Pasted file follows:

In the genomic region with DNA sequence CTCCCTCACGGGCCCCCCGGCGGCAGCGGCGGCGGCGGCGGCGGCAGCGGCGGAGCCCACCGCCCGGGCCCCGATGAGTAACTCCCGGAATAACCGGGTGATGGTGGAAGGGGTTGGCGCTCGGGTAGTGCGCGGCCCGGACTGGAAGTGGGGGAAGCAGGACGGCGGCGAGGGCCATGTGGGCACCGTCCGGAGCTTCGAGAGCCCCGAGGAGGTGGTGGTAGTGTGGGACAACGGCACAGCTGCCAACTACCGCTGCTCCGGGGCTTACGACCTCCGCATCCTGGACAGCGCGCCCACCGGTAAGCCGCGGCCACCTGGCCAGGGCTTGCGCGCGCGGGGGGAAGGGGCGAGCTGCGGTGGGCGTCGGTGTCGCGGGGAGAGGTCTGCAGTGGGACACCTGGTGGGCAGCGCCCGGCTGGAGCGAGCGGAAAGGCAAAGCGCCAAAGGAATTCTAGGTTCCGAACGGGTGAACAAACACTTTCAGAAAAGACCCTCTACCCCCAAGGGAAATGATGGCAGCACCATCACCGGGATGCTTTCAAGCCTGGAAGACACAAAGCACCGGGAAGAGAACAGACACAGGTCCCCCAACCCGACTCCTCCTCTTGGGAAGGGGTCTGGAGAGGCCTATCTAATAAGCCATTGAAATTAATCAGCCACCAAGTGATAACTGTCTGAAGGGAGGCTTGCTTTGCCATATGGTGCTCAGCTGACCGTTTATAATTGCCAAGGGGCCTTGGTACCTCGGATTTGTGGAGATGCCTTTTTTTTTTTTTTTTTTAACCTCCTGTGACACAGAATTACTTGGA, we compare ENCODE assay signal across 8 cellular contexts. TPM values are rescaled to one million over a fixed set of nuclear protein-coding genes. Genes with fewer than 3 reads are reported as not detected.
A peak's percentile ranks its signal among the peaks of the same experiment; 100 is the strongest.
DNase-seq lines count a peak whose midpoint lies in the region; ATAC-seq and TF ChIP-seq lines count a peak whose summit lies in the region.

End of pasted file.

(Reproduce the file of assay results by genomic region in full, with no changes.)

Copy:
In the genomic region with DNA sequence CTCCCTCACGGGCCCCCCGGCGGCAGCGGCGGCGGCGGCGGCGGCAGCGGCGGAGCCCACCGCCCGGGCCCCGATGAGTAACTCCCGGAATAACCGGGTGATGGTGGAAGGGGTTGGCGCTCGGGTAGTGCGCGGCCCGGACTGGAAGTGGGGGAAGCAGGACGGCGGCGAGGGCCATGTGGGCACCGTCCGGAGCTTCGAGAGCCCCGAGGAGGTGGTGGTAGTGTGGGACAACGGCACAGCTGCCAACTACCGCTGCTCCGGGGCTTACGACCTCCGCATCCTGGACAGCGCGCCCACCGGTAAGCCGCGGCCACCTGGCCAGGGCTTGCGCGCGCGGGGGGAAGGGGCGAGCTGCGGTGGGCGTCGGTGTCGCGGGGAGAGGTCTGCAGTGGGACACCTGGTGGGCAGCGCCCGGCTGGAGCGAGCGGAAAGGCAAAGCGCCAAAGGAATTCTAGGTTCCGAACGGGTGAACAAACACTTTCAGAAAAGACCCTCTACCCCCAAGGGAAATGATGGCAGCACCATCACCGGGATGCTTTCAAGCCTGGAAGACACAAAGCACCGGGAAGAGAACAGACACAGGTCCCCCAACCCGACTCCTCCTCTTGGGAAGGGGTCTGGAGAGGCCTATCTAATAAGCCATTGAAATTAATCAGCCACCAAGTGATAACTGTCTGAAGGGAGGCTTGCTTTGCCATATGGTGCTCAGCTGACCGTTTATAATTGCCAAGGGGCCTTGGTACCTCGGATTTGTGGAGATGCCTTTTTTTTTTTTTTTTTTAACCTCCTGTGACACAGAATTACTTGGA, we compare ENCODE assay signal across 8 cellular contexts. TPM values are rescaled to one million over a fixed set of nuclear protein-coding genes. Genes with fewer than 3 reads are reported as not detected.
A peak's percentile ranks its signal among the peaks of the same experiment; 100 is the strongest.
DNase-seq lines count a peak whose midpoint lies in the region; ATAC-seq and TF ChIP-seq lines count a peak whose summit lies in the region.